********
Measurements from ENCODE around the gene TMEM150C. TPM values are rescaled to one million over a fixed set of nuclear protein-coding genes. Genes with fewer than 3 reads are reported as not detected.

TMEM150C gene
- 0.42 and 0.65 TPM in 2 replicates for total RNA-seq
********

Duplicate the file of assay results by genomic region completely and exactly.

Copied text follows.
Measurements from ENCODE around the gene TMEM150C. TPM values are rescaled to one million over a fixed set of nuclear protein-coding genes. Genes with fewer than 3 reads are reported as not detected.

TMEM150C gene
- 0.42 and 0.65 TPM in 2 replicates for total RNA-seq